The UK, which had funded UNAIDS, the Joint United Nations Programme on HIV & AIDS, £15 million a year for the past five years, has just announced it plans to provide only £2.5 million this year – a more than 80% cut. 

This slashing of UNAIDS’ budget mirrors drastic cuts across the board for HIV civil society and community organisations doing critical work in the HIV response. This includes £72 million in loss of funding for IPPF which will mean massive reductions to the U.K.’s flagship WISH (Women’s Integrated Sexual Health) programme. This initiative delivers life-saving contraception and sexual and reproductive health services for women and girls in some of the world’s poorest and most marginalized communities.

These cuts couldn’t have come at a worse time for the HIV pandemic. AIDS remains the number one killer of women of reproductive age and 1.7 million people acquired HIV in 2019. COVID-19 is now threatening to reverse years of progress and increase deaths, with nearly 75% of lifesaving HIV, TB and malaria programs disrupted.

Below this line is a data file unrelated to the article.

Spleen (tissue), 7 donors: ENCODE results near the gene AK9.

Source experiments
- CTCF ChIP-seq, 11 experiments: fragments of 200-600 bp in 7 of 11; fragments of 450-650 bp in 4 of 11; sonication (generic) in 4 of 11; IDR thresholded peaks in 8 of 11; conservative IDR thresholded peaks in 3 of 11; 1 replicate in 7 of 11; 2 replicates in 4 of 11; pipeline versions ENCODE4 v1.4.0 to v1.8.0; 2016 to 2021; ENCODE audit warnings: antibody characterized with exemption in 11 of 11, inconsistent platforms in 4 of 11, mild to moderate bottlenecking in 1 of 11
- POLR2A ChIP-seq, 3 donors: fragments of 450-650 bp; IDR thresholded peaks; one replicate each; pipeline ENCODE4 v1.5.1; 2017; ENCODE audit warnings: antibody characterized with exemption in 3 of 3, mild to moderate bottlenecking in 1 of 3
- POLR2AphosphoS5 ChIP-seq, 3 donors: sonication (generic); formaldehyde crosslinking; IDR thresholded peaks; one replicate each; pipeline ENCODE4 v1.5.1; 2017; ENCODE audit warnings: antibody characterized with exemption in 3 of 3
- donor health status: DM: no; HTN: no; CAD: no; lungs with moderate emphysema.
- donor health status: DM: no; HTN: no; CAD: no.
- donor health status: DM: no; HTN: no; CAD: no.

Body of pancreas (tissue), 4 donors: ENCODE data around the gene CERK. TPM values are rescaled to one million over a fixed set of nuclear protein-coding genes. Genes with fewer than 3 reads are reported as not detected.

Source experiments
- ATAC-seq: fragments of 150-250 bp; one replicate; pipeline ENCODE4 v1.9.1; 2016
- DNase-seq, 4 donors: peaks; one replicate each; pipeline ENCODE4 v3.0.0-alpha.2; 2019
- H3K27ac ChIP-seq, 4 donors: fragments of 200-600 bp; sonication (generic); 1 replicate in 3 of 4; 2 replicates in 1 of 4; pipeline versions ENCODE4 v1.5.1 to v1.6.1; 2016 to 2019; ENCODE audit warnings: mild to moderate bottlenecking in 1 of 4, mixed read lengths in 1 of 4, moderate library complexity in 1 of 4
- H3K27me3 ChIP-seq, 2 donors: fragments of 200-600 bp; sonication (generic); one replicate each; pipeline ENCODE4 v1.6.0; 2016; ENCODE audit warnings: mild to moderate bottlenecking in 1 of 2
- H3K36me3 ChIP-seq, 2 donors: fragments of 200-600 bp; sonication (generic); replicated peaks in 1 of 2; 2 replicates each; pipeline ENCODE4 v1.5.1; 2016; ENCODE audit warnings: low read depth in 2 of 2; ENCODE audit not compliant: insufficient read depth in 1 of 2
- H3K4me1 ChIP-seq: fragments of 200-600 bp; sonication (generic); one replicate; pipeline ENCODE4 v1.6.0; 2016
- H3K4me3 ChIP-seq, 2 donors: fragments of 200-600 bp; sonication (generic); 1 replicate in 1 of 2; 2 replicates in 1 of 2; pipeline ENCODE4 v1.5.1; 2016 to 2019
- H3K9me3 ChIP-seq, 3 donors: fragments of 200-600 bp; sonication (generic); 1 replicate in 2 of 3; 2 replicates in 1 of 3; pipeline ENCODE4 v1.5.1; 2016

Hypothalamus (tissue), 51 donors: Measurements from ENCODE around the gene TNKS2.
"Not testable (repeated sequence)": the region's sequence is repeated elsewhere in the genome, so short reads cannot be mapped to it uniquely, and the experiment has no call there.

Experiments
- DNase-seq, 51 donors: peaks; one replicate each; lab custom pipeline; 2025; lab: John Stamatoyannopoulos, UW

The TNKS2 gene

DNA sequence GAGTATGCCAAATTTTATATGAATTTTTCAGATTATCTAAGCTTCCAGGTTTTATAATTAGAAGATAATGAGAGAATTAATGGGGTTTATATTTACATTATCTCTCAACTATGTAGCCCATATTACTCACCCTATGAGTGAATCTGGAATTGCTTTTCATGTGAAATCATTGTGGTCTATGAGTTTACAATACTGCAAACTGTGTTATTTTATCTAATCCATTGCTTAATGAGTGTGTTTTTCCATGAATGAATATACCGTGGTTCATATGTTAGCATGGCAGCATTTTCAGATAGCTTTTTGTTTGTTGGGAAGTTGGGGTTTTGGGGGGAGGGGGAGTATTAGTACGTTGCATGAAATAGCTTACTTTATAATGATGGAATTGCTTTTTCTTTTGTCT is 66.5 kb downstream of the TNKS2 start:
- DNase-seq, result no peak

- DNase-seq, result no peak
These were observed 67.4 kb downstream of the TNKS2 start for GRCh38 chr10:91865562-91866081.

These cuts could jeopardise UNAIDS’s work supporting some of the most marginalised people, including LGBTQI+ people in developing countries who face arbitrary arrest; hurt its work to help girls education and empowerment; and lessen its ability to help countries end AIDS – furthering the continuation of a pandemic that threatens us all. People who use drugs, sex workers, people in prison and LGBTQI+ populations account for a small fraction of the world’s population, but globally (together with their sexual partners), comprised 62%  of new HIV infections in 2019.